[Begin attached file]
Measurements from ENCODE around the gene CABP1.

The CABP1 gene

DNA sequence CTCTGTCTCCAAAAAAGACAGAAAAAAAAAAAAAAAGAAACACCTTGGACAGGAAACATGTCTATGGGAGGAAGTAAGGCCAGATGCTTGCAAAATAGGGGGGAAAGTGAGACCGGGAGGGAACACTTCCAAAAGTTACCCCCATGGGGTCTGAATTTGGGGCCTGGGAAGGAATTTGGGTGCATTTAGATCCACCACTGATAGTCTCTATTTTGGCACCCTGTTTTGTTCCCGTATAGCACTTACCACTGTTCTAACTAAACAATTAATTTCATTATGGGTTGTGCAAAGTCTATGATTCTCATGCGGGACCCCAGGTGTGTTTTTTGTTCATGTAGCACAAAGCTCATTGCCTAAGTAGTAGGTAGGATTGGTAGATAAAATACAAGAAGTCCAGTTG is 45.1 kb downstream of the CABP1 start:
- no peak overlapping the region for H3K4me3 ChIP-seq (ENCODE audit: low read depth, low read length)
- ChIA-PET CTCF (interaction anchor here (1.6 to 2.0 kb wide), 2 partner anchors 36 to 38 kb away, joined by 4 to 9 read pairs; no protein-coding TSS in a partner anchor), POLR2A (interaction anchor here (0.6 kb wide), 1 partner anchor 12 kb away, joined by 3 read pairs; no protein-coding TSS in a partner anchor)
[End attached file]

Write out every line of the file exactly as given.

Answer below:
Measurements from ENCODE around the gene CABP1.

The CABP1 gene

DNA sequence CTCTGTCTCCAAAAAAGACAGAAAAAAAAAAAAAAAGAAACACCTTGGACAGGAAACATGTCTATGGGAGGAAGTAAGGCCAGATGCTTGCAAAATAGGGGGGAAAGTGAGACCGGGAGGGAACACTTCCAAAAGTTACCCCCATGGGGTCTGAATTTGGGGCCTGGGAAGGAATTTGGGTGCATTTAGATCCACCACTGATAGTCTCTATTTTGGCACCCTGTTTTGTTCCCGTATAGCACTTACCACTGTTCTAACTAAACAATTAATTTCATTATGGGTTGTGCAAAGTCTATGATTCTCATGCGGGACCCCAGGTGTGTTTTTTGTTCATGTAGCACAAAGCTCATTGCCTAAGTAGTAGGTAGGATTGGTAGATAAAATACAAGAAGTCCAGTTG is 45.1 kb downstream of the CABP1 start:
- no peak overlapping the region for H3K4me3 ChIP-seq (ENCODE audit: low read depth, low read length)
- ChIA-PET CTCF (interaction anchor here (1.6 to 2.0 kb wide), 2 partner anchors 36 to 38 kb away, joined by 4 to 9 read pairs; no protein-coding TSS in a partner anchor), POLR2A (interaction anchor here (0.6 kb wide), 1 partner anchor 12 kb away, joined by 3 read pairs; no protein-coding TSS in a partner anchor)